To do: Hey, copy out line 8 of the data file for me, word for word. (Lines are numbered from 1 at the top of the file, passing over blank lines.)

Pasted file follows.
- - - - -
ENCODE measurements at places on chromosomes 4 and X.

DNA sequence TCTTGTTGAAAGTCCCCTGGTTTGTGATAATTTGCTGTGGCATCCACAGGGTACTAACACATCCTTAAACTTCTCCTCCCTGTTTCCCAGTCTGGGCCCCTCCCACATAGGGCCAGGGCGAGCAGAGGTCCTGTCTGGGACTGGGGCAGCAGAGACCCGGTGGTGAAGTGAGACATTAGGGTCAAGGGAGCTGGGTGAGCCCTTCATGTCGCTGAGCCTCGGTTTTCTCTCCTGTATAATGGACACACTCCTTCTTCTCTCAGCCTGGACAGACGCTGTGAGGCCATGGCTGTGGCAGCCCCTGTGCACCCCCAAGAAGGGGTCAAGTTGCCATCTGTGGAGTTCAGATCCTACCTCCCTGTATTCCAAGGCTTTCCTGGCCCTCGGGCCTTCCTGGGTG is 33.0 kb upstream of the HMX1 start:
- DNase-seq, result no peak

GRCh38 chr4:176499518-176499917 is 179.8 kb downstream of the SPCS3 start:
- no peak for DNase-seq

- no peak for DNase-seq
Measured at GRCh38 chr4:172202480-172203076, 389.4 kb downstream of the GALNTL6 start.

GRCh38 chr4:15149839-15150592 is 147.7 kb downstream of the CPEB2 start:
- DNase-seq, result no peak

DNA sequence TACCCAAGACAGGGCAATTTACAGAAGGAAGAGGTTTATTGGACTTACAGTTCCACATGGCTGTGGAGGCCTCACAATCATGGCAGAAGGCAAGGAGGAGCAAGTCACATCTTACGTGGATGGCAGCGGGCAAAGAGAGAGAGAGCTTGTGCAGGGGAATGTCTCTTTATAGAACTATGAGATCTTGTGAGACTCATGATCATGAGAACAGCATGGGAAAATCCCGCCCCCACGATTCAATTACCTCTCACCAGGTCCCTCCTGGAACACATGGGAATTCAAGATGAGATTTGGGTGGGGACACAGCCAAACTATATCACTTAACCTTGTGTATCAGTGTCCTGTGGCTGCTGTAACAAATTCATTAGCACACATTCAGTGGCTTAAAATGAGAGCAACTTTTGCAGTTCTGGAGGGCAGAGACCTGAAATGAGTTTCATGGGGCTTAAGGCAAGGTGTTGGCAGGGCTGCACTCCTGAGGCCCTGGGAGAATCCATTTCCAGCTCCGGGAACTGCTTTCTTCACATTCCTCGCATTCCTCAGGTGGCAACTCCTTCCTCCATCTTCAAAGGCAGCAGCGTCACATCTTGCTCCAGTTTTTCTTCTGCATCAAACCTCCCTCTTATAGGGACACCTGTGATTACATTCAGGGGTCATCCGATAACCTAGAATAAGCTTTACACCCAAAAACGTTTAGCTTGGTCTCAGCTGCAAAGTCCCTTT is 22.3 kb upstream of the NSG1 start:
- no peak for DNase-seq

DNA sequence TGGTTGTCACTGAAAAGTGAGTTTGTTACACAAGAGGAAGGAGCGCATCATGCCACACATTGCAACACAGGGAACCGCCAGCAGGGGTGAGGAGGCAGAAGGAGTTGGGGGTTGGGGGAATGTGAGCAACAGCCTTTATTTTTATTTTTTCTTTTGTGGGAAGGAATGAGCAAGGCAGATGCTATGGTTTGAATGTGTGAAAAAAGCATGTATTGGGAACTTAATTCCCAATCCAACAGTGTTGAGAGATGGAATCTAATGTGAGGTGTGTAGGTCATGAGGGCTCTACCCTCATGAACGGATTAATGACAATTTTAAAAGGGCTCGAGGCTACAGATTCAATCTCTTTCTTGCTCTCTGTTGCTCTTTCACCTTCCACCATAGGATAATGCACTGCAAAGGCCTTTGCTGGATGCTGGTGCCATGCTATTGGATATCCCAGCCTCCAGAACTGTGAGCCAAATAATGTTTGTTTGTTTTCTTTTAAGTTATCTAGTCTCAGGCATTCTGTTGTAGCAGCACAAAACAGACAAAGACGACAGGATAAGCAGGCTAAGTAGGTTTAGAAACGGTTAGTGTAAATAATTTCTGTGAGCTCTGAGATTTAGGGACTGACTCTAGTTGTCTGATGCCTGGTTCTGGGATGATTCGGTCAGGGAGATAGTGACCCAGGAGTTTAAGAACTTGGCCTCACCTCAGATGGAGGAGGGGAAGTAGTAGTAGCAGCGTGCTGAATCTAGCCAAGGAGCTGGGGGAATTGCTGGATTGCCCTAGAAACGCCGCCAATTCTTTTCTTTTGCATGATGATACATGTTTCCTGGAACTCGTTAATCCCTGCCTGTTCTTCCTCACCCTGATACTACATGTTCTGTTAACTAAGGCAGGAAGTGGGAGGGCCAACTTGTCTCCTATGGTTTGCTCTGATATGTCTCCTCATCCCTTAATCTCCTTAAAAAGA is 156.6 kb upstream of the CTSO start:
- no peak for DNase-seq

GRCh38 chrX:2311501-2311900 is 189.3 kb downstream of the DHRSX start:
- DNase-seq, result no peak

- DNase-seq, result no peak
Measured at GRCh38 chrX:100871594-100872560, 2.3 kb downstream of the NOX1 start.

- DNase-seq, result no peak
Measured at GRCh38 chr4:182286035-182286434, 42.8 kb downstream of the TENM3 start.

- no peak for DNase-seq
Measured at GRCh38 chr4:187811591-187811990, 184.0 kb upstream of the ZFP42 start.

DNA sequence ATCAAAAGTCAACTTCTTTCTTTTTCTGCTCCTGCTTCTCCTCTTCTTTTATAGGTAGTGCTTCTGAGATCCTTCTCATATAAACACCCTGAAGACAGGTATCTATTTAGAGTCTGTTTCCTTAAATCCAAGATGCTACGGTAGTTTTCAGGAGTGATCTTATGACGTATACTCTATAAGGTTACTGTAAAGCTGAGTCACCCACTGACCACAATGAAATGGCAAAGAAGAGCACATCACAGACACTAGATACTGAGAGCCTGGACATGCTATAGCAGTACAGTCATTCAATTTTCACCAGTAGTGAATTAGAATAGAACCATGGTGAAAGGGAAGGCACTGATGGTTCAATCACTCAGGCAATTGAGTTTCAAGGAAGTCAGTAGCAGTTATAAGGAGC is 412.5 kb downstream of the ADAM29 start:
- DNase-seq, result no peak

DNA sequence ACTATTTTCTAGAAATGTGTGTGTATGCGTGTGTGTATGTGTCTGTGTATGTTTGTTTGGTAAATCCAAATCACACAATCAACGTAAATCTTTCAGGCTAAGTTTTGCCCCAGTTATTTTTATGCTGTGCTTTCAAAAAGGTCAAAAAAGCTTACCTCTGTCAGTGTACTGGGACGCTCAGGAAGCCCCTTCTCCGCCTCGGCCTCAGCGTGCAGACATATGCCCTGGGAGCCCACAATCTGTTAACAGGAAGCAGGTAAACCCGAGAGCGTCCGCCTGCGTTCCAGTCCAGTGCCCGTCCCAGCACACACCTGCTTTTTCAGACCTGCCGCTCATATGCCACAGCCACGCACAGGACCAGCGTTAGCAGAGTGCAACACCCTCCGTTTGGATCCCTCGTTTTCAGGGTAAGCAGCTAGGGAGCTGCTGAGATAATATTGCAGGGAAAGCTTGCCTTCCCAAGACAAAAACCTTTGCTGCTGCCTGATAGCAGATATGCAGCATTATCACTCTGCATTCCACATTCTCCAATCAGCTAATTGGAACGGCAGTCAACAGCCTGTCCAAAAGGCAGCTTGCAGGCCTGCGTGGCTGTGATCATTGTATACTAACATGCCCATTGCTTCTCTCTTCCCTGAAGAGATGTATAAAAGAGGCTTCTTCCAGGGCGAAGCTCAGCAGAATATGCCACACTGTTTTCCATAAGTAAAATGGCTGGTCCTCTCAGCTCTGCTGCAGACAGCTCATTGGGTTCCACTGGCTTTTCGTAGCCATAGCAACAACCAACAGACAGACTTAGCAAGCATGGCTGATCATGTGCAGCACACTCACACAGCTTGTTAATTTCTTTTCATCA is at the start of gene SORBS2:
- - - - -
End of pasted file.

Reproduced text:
GRCh38 chr4:15149839-15150592 is 147.7 kb downstream of the CPEB2 start: